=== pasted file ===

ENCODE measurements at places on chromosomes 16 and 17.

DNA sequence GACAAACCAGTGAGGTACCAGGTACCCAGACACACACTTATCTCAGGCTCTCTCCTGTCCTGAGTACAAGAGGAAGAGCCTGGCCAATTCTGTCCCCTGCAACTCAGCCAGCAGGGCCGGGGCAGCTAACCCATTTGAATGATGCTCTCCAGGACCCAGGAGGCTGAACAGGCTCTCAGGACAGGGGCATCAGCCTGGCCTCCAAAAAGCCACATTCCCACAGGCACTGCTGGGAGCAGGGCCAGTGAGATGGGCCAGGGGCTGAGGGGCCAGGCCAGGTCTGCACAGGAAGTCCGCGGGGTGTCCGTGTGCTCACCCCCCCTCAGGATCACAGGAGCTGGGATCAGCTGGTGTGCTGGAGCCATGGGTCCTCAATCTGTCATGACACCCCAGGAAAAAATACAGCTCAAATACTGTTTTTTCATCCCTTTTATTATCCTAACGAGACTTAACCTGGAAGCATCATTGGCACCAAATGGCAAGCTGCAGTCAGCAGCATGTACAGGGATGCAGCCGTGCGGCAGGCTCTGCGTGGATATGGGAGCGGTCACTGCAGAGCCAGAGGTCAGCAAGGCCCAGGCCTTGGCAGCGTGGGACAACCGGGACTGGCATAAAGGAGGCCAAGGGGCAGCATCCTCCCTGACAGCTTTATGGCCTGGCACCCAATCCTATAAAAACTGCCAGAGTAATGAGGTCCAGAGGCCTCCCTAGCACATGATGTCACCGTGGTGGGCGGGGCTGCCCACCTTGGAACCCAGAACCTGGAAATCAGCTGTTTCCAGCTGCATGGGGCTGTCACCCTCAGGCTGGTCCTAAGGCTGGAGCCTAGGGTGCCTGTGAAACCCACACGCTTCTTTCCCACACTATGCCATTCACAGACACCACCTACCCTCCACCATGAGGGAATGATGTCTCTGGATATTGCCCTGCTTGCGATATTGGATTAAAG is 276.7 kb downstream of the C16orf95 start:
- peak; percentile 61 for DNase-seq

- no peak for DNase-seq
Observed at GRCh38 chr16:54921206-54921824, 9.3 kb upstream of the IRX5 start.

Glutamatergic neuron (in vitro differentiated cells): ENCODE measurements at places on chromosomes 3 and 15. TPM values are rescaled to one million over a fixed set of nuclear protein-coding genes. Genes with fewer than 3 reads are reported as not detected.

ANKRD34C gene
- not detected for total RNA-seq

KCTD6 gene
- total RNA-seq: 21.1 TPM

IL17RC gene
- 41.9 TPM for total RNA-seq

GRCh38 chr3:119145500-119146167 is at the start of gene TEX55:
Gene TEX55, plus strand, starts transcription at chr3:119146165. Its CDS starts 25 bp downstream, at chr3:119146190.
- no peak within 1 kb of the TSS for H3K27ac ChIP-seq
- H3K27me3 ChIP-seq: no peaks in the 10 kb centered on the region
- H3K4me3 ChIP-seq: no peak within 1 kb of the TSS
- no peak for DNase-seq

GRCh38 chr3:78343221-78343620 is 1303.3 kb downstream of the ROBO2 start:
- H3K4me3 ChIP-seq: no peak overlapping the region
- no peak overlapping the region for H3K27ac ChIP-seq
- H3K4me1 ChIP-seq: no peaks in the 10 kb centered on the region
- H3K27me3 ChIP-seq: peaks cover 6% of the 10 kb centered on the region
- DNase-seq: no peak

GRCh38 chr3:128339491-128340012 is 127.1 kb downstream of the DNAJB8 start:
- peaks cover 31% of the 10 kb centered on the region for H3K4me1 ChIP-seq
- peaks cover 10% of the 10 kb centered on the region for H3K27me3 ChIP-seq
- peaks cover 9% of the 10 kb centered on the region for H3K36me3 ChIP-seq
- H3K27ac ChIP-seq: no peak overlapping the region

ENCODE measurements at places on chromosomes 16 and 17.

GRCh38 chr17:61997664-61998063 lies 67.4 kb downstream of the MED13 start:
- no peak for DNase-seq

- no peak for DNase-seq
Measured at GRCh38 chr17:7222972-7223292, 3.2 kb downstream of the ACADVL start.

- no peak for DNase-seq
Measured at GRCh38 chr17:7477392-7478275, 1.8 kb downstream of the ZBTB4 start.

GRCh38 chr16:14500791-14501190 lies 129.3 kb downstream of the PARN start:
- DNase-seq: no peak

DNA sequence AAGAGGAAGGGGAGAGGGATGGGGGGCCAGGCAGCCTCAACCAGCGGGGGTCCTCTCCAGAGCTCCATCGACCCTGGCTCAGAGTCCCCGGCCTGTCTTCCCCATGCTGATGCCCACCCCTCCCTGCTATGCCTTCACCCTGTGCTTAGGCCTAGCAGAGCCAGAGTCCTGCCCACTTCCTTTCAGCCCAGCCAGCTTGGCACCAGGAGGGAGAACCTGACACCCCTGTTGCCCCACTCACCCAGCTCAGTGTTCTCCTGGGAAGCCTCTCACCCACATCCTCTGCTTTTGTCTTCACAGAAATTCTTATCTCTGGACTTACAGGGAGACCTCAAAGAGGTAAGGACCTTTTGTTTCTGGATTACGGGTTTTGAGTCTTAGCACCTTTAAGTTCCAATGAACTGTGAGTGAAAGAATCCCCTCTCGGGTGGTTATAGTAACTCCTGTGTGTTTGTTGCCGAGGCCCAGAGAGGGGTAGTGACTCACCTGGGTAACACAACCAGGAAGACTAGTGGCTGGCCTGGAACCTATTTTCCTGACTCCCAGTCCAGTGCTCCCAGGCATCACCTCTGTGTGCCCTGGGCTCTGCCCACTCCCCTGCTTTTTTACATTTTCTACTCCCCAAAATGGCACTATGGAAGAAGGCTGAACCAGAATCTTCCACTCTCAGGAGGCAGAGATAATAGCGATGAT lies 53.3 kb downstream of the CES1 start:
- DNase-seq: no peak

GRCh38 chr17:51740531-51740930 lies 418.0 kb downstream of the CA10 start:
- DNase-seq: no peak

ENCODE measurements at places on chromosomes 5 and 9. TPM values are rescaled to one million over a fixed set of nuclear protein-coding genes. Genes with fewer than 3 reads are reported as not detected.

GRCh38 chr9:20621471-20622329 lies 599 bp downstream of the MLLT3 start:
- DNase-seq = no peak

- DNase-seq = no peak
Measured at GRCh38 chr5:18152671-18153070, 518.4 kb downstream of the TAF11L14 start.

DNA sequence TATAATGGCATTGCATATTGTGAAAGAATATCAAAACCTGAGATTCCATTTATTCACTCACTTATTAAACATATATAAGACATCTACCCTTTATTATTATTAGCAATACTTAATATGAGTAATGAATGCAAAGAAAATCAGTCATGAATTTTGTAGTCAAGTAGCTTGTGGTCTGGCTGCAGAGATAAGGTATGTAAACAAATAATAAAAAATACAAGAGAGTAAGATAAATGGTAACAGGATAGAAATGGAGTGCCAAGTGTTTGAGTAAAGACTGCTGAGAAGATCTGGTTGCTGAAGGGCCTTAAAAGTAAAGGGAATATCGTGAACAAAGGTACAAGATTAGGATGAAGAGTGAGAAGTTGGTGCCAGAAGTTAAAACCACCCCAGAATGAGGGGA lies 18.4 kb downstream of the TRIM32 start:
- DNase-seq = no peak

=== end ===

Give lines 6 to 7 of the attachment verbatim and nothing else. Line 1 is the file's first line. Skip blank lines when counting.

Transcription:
Glutamatergic neuron (in vitro differentiated cells): ENCODE measurements at places on chromosomes 3 and 15. TPM values are rescaled to one million over a fixed set of nuclear protein-coding genes. Genes with fewer than 3 reads are reported as not detected.

ANKRD34C gene